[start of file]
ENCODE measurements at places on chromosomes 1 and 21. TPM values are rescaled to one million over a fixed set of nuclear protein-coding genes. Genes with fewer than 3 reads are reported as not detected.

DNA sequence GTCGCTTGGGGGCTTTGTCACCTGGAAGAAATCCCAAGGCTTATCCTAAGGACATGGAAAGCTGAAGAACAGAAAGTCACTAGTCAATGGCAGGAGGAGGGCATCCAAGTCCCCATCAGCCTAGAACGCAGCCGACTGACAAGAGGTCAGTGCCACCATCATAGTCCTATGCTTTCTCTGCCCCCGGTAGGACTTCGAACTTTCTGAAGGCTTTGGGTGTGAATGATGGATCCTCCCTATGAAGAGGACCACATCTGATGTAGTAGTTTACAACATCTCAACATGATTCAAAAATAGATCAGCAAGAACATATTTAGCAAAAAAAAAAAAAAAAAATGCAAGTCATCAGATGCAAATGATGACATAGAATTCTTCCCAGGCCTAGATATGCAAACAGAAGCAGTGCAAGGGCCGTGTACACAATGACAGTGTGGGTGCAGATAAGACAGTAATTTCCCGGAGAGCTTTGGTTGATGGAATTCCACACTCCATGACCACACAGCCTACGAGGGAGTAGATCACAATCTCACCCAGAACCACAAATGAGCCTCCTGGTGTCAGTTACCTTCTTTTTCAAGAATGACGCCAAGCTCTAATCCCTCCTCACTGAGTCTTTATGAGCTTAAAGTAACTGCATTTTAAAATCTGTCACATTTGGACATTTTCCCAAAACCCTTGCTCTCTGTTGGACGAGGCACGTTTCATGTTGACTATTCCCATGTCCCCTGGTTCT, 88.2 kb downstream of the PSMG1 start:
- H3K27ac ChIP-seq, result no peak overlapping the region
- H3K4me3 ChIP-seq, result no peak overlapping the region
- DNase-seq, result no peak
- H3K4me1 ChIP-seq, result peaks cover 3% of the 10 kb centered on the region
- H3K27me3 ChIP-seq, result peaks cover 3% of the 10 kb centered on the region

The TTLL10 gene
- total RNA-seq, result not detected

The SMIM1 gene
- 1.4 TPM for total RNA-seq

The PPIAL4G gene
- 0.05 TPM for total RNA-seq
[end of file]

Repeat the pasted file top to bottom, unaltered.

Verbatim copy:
ENCODE measurements at places on chromosomes 1 and 21. TPM values are rescaled to one million over a fixed set of nuclear protein-coding genes. Genes with fewer than 3 reads are reported as not detected.

DNA sequence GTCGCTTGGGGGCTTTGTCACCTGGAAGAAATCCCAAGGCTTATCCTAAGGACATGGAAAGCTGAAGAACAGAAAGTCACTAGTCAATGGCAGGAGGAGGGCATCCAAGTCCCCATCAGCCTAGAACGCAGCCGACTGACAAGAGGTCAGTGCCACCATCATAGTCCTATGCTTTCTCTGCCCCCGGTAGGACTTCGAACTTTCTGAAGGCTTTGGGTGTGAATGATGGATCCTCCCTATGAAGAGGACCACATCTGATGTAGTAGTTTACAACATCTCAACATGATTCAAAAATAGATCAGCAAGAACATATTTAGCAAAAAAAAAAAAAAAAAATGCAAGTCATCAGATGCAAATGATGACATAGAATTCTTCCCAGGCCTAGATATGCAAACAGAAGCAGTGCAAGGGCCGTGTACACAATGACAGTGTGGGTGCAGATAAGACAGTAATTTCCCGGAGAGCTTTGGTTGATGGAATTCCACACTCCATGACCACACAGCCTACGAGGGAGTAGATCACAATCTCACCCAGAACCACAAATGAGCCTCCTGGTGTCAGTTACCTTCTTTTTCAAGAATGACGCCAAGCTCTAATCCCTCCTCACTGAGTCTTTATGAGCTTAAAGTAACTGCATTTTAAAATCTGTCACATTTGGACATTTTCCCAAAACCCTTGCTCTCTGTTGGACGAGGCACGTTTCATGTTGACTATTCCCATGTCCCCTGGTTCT, 88.2 kb downstream of the PSMG1 start:
- H3K27ac ChIP-seq, result no peak overlapping the region
- H3K4me3 ChIP-seq, result no peak overlapping the region
- DNase-seq, result no peak
- H3K4me1 ChIP-seq, result peaks cover 3% of the 10 kb centered on the region
- H3K27me3 ChIP-seq, result peaks cover 3% of the 10 kb centered on the region

The TTLL10 gene
- total RNA-seq, result not detected

The SMIM1 gene
- 1.4 TPM for total RNA-seq

The PPIAL4G gene
- 0.05 TPM for total RNA-seq